"This will give these organ
izations a chance to be in
formed on what is happening
in Council and to present
ideas and suggestions to it,"
he said. Two associates will
be assigned to each organi
zation. A Quiz Bowl meeting and
match will be held next
Wednesday at 7:30 p.m. in
the Union new conference
room, according to Thorn.
Thorn said that the teams
that will compete have not
yet been chosen.
There are 36 teams entered.
He announced that arrange
ments have been made with
KUON-TV for shows in April.
Thom also announced that
a Peace Corps placement test
will be held Saturday at 8:30
a.m. in room 200 of the Post
A Peace Corps program,
originally scheduled for De
cember, will be held Jan. 16.
A film, featuring Dave Garro
way will be shown and Rob-
Final Ski Trip Meet
Set For January 14
The final orientation meet
ing for the Student Union Ski
trip will be held Tuesday,
Jan. 14, at 7 p.m. in the small
auditorium in the Student Un
ion. Attendance is mandatory.
There are still some open
ings for the ski trip, which
will take place Feb. 5-9. The
price is $75. Full payment is
expected upon sign-up in the
Union's main office.
Everyone going on the trip
must give full payment in the
main office before Jan. 14.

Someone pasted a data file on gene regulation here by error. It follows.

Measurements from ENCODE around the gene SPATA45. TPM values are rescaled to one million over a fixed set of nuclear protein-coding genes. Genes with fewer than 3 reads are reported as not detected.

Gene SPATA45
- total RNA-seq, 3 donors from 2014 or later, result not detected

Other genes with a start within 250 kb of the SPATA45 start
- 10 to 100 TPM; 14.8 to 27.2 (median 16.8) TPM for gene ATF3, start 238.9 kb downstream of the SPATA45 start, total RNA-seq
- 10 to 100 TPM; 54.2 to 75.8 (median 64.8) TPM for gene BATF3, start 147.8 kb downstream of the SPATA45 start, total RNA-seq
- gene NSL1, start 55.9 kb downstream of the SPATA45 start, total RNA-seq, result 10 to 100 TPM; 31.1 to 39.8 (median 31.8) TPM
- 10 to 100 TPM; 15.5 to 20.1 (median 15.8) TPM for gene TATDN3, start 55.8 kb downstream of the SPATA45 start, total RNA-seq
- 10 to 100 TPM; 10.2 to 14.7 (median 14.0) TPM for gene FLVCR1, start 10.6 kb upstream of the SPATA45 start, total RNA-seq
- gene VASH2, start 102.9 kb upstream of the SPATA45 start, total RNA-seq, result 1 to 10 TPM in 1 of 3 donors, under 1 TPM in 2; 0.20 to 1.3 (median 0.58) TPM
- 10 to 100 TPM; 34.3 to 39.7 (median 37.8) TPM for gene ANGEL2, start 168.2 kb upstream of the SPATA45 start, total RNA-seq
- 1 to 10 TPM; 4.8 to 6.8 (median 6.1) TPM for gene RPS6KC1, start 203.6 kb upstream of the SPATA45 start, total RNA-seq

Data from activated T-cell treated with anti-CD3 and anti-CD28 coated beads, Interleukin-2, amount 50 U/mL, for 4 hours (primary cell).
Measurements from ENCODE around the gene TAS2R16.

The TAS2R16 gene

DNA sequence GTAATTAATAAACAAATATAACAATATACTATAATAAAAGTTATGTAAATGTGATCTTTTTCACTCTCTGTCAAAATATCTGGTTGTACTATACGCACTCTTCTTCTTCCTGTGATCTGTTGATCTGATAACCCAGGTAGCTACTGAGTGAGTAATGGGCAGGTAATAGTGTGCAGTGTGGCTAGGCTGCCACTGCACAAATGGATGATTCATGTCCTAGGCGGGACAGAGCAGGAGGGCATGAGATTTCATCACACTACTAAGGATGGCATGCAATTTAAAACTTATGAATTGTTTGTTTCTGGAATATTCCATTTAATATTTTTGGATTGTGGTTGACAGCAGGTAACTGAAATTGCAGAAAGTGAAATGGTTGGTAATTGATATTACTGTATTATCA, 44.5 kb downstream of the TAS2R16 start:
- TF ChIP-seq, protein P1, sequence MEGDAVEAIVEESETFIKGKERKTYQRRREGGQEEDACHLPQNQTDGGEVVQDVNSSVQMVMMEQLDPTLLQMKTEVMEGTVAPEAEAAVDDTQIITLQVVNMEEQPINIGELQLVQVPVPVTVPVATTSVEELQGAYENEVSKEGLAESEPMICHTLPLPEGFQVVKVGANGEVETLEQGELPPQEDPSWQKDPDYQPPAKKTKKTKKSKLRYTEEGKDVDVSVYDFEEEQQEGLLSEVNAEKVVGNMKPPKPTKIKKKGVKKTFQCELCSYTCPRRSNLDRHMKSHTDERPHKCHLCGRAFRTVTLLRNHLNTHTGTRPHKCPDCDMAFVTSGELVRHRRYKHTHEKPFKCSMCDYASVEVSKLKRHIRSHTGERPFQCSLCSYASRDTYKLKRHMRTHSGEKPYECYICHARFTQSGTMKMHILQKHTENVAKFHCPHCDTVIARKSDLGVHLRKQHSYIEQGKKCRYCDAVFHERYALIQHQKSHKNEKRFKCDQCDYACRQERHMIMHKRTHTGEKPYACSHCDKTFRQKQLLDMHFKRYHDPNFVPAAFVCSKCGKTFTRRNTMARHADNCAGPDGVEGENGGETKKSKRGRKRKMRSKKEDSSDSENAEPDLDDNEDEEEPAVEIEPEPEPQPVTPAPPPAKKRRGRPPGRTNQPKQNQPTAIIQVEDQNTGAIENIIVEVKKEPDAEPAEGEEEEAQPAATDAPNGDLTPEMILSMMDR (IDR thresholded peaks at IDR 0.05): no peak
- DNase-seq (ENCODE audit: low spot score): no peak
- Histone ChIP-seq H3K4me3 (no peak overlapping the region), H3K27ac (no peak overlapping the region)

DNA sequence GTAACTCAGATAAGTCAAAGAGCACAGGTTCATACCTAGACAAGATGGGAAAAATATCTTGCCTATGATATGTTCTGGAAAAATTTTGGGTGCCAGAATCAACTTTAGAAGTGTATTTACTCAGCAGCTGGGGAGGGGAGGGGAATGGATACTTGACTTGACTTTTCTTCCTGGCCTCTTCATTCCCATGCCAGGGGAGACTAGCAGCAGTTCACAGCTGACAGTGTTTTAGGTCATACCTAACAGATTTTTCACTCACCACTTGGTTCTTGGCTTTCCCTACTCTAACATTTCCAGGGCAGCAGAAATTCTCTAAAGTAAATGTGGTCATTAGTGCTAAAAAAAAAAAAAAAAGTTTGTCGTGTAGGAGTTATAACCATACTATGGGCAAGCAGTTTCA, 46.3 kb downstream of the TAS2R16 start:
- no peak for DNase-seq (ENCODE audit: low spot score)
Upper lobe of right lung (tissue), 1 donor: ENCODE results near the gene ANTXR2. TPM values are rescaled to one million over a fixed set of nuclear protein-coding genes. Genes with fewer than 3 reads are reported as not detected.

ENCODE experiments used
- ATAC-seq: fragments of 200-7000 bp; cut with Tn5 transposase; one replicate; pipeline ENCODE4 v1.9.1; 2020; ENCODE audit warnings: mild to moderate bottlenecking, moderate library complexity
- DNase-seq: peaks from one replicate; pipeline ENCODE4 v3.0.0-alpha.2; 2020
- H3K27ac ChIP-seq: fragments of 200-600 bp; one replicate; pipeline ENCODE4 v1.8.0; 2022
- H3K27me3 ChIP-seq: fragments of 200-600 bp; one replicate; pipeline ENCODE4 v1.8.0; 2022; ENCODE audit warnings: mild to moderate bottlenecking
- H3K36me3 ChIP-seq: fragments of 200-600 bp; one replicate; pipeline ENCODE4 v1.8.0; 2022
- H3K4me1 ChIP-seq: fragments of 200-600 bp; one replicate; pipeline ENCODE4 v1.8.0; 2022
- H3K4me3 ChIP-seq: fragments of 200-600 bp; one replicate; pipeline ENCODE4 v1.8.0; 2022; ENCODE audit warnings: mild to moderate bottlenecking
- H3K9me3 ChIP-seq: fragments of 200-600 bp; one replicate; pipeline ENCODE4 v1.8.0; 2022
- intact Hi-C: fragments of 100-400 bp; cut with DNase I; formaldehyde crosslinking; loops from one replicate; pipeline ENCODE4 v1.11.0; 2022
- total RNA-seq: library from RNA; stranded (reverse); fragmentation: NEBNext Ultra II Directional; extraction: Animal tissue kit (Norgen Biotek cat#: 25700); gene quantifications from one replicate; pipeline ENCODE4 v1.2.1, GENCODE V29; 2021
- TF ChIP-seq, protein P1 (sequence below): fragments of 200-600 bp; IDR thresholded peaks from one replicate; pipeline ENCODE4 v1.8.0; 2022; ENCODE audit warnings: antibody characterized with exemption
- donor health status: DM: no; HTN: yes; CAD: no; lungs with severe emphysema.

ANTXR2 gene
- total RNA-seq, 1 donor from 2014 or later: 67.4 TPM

Roommate choices should
be turned in to the Program
Office in the Union. There
will be four people to a room.
Passing out free samples
to startled pedestrians, throw
ing samples into stop-light-halted
cars; they received
comments ranging from a
Quitman, Louisiana gas sta
tion owner's pleas for some
for his wife, to a Kissimmee,
Florida, citizen's "They're
Going over 4,400 miles and
visiting 12 states to spread
the word ibout Nebraskits,
the group found they also got
good mileage from the cook
ies. While in Florida, "bor
rowed" oranges from a road
side grove went well with the
crisp crackers.
'Roughing it' with sleeping
bags, the six bribed a police
ert Scheerman, a former
Peace Corps volunteer to
Ghana, will speak.
No decision has yet been
made on whether classes will
be held Jan. 27, according to
Miss Stratemann. A recom
mendation will be made to the
Faculty Senate and they will
decide Tuesday.
The Council passed a mo
Con supporting the Associated
Women Students 1964 Stand
ards Week, Jan. 13-16. The
week is labeled "As Others
See You." The motion was
introduced by Sue Vandecar.
Associates will be informed
of future mass meetings by